Editor of the Ancient History Encyclopedia, Cristian Violatti, claimed that there were three proof techniques that arose during the development of ancient Greek mathematics:
- The technique of abstraction
- The technique of generalization
- The art of deductive reasoning
The first technique contributed by the Greeks, abstraction, is a key quality of communicating in modern mathematics. Before the concept of abstraction was introduced to mathematics, each problem had to be approached as a new, unique situation. Problems like the length of rope needed to create a 4-sided fence or the angle to which the peak of a roof had to be constructed were seen as unique problems that had to be solved in context. However, with the development of abstraction, these every day problems could be taken out of their real world situation and be solved using visual and mathematical representation.
Another technique that was contributed was generalization. The concept of generalization allowed mathematicians to make general claims about situations that were true in all cases. An example given by Violatti was the Pythagorean Theorem. For example, if an applicable real-world situation could be abstracted as a 3:4:5 right triangle, the theorem would apply to this abstraction. However, with the use of generalization, mathematicians can now claim and prove that theorems, such as the Pythagorean Theorem, can be applied to all situations. As math students, we see the use of generalizations every day in our studies. We have the tools to prove statements with universal quantifiers and for multiple cases thanks to the progress that the Greeks made towards modern proof technique.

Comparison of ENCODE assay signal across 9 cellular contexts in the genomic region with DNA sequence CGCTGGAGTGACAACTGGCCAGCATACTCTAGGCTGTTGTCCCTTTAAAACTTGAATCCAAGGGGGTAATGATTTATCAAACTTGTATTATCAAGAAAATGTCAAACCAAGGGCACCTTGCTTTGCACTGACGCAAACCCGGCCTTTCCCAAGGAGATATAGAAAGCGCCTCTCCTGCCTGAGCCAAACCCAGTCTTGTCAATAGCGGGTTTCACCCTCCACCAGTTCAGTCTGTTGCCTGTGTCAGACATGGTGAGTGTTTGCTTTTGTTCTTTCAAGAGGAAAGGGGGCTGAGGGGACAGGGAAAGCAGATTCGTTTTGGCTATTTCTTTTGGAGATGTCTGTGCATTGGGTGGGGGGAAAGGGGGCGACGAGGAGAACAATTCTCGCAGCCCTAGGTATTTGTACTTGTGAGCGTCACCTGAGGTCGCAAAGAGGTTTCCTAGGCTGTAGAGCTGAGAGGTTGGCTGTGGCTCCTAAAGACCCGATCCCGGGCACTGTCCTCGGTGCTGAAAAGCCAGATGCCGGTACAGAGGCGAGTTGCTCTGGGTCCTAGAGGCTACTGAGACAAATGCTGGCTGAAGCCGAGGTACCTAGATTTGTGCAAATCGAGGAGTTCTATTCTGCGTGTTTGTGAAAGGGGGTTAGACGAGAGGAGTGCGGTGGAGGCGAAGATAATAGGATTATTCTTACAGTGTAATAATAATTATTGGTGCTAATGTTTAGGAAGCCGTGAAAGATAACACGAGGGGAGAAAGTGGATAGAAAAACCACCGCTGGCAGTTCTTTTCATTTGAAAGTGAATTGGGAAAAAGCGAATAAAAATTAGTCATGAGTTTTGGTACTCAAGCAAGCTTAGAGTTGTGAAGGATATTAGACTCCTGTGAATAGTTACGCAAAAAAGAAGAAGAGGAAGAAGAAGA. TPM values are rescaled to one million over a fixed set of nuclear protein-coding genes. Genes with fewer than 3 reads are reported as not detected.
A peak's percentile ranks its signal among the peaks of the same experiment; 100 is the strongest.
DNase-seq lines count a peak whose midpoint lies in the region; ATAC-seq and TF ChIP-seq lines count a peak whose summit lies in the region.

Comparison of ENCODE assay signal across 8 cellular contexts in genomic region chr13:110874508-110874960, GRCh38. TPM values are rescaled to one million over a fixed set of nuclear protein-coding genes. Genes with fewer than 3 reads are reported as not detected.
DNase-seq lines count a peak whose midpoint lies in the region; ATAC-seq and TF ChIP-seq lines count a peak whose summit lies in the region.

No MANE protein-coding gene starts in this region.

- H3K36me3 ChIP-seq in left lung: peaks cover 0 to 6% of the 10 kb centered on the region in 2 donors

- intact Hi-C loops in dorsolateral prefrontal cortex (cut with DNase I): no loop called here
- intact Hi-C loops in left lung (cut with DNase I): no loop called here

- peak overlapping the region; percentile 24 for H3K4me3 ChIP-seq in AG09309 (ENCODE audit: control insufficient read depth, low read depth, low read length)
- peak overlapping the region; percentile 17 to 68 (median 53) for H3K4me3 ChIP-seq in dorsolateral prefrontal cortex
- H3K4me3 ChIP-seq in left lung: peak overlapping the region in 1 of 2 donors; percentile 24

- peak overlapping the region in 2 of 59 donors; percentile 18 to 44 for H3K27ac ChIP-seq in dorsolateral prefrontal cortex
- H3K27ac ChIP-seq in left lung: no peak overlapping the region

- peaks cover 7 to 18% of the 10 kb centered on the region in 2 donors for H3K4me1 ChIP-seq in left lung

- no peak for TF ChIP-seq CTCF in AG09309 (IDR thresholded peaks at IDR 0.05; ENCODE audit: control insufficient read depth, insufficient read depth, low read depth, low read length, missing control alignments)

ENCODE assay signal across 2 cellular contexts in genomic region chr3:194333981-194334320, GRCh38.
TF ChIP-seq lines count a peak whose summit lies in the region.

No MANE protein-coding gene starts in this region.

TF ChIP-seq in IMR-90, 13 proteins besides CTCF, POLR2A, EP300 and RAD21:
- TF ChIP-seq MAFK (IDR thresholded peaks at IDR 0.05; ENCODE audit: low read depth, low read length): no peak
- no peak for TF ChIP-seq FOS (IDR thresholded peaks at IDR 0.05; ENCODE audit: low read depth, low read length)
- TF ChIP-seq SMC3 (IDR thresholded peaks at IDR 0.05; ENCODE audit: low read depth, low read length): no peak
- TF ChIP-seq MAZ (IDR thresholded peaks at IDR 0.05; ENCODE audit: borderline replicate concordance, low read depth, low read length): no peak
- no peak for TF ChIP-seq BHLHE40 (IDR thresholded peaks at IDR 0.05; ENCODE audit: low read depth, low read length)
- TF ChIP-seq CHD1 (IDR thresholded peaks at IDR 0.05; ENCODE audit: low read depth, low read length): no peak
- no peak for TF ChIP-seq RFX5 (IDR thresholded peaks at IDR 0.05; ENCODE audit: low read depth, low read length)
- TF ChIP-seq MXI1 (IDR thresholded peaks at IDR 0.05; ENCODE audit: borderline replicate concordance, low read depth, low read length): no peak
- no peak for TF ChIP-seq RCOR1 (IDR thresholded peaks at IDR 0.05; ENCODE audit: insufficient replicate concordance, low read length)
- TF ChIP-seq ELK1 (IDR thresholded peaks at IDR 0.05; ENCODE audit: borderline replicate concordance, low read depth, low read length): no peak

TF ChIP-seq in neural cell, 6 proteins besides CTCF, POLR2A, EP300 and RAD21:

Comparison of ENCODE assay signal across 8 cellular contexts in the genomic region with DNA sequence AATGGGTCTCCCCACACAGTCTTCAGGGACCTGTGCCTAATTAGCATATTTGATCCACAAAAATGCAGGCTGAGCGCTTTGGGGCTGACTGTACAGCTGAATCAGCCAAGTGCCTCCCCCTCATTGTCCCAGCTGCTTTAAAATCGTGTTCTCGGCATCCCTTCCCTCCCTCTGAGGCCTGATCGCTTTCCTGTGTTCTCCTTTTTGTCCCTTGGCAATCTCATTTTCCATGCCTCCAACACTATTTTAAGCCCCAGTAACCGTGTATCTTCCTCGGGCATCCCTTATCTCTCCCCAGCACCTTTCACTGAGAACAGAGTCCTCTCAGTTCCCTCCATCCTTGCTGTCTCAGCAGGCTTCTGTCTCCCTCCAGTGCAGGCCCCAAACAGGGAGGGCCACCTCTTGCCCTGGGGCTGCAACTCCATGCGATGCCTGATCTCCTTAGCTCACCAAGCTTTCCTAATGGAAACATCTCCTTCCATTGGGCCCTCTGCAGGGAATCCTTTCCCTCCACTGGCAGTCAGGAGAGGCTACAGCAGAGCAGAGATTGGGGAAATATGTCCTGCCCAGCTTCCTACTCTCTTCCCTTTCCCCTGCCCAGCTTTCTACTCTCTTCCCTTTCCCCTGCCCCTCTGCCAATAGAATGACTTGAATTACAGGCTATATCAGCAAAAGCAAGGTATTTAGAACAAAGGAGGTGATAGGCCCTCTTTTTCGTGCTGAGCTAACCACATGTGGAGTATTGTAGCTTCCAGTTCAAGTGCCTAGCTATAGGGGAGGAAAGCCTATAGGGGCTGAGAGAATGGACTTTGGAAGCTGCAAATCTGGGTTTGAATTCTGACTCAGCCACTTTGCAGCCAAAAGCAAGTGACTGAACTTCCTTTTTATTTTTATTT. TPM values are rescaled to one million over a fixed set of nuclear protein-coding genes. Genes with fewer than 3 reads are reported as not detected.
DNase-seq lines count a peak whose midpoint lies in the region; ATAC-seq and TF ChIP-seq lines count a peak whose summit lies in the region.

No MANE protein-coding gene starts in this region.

The last technique that was mentioned by Violatti was deductive reasoning. Since the technique of generalization allows us to prove claims for general cases of mathematical situations, we are then able to use those proven claims to produce desired conclusions. This method of deductive reasoning that was established by the Greeks has been used to perpetuate every field of mathematics since it allows us to use what we already know in order to create new conclusions and mathematical relationships.
Cristian Violatti. “Greek Mathematics,” Ancient History Encyclopedia. Last modified September 24, 2013. http://www.ancient.eu /article/606/.